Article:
Imbert denies Mark’s claims on tax breaks for energy firm, apts


Colm Imbert –

FINANCE Minister Colm Imbert at a virtual briefing on Friday rejected allegations by Opposition Senator Wade Mark of any improper benefits from tax-breaks in the recent Finance Bill 2020 which enacts measures in the national budget.

Mark had alleged a clean energy firm would questionably get a hefty tax break in getting listed on the TT Stock Exchange, while Imbert as an apartment builder would benefit from a tax break for first-time house buyers.

The senator had said MPC Caribbean Clean Energy Ltd was a German solar/wind energy firm with a facility in Costa Rica, for whom Ansa McAl was a co-investor.

Imbert told the briefing that the energy firm has a share capital of $140 million which puts it outside of the $5 million to $50 million range to be formally listed as a small-to-medium business. He also said it was only first-time buyers such as a young couple that would get a tax break on stamp duty under the act.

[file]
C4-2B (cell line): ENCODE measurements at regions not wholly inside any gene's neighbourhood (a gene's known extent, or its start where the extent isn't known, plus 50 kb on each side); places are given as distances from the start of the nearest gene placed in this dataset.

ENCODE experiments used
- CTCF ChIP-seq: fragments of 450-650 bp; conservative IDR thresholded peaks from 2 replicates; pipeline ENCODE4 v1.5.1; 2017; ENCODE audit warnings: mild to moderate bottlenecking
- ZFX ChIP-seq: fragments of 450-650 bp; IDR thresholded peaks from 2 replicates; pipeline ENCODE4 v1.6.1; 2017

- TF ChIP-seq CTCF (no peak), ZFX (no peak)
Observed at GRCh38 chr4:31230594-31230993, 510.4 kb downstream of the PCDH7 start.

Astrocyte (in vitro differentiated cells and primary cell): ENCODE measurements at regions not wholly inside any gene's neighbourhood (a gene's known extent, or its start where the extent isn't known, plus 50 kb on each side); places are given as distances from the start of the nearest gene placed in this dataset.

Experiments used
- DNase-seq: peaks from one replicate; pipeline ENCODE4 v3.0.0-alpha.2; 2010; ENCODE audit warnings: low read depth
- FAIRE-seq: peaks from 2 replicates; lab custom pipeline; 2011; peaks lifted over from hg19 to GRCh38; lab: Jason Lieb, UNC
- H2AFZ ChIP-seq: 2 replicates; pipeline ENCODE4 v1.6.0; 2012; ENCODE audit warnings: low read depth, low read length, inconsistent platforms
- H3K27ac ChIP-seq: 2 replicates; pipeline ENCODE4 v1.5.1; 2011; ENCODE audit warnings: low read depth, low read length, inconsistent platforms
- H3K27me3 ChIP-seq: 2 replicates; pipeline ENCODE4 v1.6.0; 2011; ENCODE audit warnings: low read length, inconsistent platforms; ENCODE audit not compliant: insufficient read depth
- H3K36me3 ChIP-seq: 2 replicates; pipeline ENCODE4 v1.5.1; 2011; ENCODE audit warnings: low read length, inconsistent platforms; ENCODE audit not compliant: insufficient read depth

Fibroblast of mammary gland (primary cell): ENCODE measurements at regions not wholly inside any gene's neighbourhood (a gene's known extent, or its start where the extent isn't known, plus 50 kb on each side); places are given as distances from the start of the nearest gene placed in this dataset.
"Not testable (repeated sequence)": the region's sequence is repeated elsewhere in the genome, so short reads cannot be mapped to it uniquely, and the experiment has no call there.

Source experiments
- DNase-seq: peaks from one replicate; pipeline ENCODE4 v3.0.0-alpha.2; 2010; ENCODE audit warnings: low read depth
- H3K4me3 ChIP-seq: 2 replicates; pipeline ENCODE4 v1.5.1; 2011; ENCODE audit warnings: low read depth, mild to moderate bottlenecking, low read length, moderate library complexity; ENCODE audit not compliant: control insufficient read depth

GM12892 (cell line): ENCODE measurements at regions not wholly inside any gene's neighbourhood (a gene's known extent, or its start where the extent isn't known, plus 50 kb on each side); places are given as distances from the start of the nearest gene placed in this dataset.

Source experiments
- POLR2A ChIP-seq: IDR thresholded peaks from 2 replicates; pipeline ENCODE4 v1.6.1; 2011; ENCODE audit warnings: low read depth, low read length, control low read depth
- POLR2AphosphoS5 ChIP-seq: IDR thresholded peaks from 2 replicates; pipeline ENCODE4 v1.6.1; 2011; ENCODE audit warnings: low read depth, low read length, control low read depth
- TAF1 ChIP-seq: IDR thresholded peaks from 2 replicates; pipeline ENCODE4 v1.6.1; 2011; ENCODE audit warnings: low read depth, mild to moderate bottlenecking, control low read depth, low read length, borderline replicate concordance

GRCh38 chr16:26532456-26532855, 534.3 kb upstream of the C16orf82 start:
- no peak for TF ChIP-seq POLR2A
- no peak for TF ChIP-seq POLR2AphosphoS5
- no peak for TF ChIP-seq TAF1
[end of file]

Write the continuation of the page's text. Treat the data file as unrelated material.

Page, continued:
“I can’t possibly benefit from it,” Imbert said. “I’m not a first time home-owner.”

Mark, in a reaction, told Newsday that the energy firm at its initial public offering (IPO) on the TT Stock Exchange had been valued at US$5 million or about $35 million which he said qualified it to register as a small and medium business for tax exemptions. A similar IPO had been held on the Jamaican stock market, he said.

Mark said a small-to-medium firm registering on the TT Stock Market pays no corporation tax for five years and after that pays just 15 per cent tax for the following five years.

He stood by his initial claim of Imbert benefiting from tax-breaks for first-time buyers, indirectly, by way of being a builder of an apartment block.

“It was not about him being any first time home-owner. He has got so many houses. Clearly I was not speaking about him.

“I was referring to those citizens who are first time home-owners who will be accessing the exemption from stamp duty (if buying property such as Imbert’s apartments.)”

He said the bill increased the exemption from $1.5 million to $2 million, such that anyone spending $2.75 million to buy an apartment – the price of Imbert’s apartments – would pay stamp duty on only the $750,000. “That would benefit the minister,” Mark said. “He ought to declare his interest.”

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